`We thought the shooting in this country was over. It's the children you feel sorry for'

 

WE'RE not afraid! We're not afraid!" the children yelled in Robina Street in north Belfast yesterday. It was a rainy Sunday afternoon with not a ray of sunshine in the sky but the youngsters were making the most of it.

Two boys kicked a football about the road. A toddler rode her bike along the pavement. A little girl surveyed the world from the red white and blue kerbstones, just waiting to be touched up for the Twelfth.

In the small rows of red brick houses, the adults were more high "I can't believe it," said one neighbour. "Gina was such a nice girl. She was devoted to her kids. It's terrible to think that something like that can happen around here."

Robina Street is used to an argument. "They can't hold their drink on a Saturday night," says another resident. "They'll be out on the street rowing and fighting." But nobody was ever killed in Robina Street before.

Gina Blair has four young children infant twin girls who suffer from severe asthma and two sons aged one and two.

Gina, who was unemployed, liked a bit of craic. She went out to a social club on Saturday night. She argued with her boyfriend, a full time member of the Royal Irish Regiment, who was thrown out when he became aggressive.

He telephoned her home where her brother and his girlfriend were baby sitting. He threatened to kill everyone in the house. The police were called.

Gina returned home with four friends two men and two women whom she had met in the club. RUC officers arrived and talked to her about the threat for half an hour. They left. Twenty minutes later, Gina's boyfriend kicked in the door and shot her with his handgun.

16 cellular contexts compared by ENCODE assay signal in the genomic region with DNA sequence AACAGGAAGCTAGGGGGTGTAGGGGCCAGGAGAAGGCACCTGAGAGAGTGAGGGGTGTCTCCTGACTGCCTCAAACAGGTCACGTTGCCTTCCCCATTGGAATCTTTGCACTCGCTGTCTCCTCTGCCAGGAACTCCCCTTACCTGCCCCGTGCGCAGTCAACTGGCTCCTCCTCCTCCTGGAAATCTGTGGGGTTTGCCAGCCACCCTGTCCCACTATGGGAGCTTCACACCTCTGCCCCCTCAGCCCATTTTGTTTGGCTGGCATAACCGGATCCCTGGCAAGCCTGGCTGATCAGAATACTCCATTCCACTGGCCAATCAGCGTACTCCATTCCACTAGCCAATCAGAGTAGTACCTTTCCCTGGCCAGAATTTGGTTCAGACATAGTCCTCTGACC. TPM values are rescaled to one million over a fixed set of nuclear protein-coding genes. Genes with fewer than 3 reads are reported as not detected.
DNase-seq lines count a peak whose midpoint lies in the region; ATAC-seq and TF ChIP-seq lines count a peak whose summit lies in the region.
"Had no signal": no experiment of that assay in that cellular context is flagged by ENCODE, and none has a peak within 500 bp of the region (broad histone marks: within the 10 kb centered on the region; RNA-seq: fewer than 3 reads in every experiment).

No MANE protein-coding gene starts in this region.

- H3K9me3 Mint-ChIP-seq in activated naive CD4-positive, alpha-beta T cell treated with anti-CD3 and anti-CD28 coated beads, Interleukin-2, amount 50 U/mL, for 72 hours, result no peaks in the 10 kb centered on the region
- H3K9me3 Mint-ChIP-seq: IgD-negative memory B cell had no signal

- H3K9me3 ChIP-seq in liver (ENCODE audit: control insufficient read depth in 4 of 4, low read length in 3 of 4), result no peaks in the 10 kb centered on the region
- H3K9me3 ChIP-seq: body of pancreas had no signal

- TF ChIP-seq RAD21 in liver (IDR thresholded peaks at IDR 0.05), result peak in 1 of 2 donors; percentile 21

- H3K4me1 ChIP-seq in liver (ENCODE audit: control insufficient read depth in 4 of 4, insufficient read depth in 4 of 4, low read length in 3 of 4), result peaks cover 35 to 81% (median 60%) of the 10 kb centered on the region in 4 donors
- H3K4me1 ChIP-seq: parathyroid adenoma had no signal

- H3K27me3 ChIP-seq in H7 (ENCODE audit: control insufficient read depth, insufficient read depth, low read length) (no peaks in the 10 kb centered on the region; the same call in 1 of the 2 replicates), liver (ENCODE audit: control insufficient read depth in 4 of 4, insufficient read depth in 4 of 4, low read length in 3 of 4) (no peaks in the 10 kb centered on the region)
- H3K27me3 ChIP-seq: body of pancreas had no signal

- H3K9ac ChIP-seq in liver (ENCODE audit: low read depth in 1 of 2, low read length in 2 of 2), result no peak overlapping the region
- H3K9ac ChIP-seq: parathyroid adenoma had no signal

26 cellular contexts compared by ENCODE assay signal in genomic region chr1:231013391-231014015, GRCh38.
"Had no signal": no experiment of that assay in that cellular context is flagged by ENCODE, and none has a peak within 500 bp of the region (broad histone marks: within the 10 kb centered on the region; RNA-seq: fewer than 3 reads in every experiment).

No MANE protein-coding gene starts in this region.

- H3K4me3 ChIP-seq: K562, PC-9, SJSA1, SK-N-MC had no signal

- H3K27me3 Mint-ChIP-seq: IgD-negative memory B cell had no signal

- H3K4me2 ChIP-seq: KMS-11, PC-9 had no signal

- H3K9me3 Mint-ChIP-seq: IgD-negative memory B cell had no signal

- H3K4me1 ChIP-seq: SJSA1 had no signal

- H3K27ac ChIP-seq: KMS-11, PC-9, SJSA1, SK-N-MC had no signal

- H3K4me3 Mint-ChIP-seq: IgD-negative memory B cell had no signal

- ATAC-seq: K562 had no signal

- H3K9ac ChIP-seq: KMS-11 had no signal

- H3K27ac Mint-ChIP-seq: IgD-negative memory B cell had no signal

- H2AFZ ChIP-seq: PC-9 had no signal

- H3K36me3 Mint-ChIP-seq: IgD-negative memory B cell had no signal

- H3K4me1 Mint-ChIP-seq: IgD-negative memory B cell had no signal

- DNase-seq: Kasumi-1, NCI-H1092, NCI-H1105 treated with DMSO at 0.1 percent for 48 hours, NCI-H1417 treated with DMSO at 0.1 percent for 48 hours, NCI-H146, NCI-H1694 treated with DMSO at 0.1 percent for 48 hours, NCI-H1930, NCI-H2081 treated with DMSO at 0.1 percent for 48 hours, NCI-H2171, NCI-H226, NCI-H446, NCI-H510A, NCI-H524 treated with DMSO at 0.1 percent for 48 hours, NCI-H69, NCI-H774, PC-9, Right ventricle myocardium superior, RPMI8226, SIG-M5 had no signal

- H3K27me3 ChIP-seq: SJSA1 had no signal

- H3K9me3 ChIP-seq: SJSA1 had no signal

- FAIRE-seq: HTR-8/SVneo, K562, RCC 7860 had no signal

She fell to the ground and he thought she was dead. He then killed the two male visitors. He tried to shoot one of the women. She nearly broke her arm trying to escape him. Finally, he turned the gun on himself.

"He just didn't seem that type of fellow but then you never "really know what is going on inside somebody's head", said "Gina's uncle.

Tommy English, a representative of the Ulster Democratic Party, the UDA's political wing, lives across the street. "Gina's boyfriend looked like a normal big lad. He didn't seem aggressive or anything like that", he said.

"You would see him calling to the house and driving away with Gina and the kids. They all seemed so happy."

Other neighbours said the soldier was stationed at barracks in Omagh, Co Tyrone. Gina was" taken to the Royal Victoria Hospital where her condition is "critical but stable".

Relatives were caring for her children. Another neighbour Sharon Remwick, said Everybody is stunned, just dazed, by what happened. Gina was devoted to her children."

Gina's uncle said he did not blame the RUC for leaving the house after they visited following the threat. "The police did what they had to do. But somehow, at the back of your mind, you wonder if there was nothing else which might have stopped this. It's a tragedy, an awful tragedy."

The venetian blinds were drawn on Gina Blair's home yesterday. "We thought the shooting in this country was over," said a neighbour. "It's the children you feel sorry for."